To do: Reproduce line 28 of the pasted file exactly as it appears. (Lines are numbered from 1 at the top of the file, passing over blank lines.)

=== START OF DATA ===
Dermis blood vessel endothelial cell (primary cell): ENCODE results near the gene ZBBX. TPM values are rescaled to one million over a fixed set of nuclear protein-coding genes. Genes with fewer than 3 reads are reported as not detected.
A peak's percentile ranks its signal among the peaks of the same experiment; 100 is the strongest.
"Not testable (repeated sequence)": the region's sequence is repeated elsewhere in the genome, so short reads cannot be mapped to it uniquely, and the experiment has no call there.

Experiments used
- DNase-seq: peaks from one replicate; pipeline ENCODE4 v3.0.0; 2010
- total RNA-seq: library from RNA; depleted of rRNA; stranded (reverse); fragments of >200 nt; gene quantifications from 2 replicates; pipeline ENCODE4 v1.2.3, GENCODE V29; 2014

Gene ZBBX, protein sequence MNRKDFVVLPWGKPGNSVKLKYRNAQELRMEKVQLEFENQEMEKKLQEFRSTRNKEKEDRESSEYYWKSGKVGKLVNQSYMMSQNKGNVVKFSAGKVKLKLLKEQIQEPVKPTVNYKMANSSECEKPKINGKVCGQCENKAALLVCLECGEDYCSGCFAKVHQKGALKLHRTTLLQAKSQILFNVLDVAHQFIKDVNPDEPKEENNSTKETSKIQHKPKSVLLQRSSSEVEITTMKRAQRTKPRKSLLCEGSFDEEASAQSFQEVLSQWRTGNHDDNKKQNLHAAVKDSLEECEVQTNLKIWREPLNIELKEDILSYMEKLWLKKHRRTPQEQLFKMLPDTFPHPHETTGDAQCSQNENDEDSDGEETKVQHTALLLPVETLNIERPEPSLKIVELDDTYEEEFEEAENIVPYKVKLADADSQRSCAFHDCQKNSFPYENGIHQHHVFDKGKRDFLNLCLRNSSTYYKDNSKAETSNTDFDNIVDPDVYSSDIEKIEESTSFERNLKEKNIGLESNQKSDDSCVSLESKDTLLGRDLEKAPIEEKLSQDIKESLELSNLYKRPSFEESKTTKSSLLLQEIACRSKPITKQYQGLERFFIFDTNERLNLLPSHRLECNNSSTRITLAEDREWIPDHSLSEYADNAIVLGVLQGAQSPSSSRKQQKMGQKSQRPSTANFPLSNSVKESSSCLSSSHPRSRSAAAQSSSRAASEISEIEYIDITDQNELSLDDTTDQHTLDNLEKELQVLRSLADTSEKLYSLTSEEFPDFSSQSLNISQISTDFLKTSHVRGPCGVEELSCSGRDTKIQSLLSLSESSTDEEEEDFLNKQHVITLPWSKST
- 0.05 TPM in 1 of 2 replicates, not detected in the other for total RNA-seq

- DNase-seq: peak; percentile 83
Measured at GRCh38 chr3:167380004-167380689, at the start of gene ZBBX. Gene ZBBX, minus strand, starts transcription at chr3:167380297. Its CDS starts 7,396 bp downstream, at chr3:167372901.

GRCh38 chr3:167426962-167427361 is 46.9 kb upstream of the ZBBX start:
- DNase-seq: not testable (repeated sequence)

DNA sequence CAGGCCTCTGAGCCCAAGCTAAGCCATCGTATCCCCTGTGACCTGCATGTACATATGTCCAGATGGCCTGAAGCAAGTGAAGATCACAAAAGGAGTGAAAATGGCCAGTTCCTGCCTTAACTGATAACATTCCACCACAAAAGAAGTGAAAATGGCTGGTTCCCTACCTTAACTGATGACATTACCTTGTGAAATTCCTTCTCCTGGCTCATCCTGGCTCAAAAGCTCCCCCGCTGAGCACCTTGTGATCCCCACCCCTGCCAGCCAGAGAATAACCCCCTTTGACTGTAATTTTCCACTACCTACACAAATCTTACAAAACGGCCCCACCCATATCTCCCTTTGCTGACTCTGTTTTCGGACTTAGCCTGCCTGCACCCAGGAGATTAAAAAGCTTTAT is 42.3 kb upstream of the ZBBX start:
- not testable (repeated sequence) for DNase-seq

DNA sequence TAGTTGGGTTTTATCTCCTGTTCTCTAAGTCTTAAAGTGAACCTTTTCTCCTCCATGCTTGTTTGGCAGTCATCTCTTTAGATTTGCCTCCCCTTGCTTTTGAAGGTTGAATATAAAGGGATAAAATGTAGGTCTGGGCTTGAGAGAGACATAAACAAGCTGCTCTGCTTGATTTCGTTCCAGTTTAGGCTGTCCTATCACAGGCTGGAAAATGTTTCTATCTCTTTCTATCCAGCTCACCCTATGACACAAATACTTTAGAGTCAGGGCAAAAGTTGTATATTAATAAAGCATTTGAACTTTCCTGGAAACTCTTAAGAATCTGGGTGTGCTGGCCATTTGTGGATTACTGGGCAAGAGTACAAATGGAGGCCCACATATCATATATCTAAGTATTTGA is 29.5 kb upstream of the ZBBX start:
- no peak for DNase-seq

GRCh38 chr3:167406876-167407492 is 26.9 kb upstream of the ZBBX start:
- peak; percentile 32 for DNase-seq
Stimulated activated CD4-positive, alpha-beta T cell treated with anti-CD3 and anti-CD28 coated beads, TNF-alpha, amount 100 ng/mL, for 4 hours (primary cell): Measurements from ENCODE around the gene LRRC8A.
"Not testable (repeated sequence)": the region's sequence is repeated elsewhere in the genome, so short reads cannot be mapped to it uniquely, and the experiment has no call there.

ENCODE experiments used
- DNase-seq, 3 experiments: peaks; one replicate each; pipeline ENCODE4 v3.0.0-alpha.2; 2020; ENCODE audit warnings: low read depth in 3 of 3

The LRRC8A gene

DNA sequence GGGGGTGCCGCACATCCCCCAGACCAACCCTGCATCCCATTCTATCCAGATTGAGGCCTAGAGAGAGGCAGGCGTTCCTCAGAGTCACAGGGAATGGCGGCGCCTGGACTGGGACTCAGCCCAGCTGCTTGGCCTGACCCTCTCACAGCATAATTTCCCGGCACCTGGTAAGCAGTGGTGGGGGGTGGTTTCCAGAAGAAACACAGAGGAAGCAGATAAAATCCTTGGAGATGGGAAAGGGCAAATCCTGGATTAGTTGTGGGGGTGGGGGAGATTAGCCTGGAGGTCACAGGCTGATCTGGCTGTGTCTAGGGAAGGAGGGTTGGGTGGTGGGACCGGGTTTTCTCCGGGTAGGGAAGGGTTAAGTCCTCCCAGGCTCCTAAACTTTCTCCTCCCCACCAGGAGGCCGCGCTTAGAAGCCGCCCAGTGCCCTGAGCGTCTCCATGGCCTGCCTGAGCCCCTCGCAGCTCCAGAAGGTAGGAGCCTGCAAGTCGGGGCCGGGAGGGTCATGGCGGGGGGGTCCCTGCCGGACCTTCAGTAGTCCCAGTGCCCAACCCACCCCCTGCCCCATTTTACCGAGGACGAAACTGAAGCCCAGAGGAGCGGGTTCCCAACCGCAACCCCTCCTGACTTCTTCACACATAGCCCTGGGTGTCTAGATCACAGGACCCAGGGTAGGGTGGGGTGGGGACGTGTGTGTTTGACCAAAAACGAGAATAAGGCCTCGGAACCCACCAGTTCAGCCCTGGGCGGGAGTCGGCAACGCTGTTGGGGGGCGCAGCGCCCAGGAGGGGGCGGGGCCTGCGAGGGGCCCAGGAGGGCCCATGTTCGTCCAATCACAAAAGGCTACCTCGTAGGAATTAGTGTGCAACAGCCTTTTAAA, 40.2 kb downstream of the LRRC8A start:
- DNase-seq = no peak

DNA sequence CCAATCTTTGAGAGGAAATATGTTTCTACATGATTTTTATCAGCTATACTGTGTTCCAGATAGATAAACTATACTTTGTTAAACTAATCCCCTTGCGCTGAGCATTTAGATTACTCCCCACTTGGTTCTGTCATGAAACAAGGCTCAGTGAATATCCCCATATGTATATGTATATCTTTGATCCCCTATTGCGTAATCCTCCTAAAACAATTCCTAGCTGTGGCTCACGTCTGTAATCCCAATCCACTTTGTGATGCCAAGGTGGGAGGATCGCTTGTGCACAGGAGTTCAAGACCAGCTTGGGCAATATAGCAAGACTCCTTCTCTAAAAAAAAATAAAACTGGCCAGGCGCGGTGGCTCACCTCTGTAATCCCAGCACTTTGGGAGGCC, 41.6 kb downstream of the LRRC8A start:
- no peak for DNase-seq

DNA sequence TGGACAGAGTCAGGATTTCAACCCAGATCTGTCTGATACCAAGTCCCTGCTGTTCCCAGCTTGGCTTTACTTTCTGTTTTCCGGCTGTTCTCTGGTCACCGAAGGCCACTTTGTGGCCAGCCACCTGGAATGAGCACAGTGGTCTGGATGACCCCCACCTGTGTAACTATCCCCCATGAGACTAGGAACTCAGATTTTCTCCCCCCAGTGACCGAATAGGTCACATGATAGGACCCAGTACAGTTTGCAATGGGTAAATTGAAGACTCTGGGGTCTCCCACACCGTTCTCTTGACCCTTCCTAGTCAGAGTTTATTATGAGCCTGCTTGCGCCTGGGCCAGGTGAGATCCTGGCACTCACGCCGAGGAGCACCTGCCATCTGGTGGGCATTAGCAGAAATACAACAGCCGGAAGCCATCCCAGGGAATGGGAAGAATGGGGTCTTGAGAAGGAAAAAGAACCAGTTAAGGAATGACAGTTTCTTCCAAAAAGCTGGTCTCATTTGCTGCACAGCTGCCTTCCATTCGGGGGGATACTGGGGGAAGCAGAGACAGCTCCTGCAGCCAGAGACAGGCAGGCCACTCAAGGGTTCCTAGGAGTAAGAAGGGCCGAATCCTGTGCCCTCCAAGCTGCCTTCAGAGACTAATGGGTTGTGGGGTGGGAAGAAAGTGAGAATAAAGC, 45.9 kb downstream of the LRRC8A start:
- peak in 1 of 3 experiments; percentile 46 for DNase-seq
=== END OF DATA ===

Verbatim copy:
DNA sequence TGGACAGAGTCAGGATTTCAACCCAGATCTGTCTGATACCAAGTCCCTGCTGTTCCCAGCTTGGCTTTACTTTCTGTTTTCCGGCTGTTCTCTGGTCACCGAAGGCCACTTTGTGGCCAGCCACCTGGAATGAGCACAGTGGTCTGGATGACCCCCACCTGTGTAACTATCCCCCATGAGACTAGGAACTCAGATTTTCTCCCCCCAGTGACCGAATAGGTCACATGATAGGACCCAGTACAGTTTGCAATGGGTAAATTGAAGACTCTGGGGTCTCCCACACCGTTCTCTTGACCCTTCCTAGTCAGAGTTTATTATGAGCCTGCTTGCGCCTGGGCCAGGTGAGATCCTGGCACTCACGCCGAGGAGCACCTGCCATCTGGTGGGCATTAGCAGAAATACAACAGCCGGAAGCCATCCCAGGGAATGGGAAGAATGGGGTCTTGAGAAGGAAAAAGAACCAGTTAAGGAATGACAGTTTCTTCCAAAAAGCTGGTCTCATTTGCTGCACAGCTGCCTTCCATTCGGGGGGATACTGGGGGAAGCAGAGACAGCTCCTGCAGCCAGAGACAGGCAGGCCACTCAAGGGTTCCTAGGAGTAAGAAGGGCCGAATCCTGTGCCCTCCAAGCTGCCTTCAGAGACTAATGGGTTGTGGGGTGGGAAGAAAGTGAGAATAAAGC, 45.9 kb downstream of the LRRC8A start: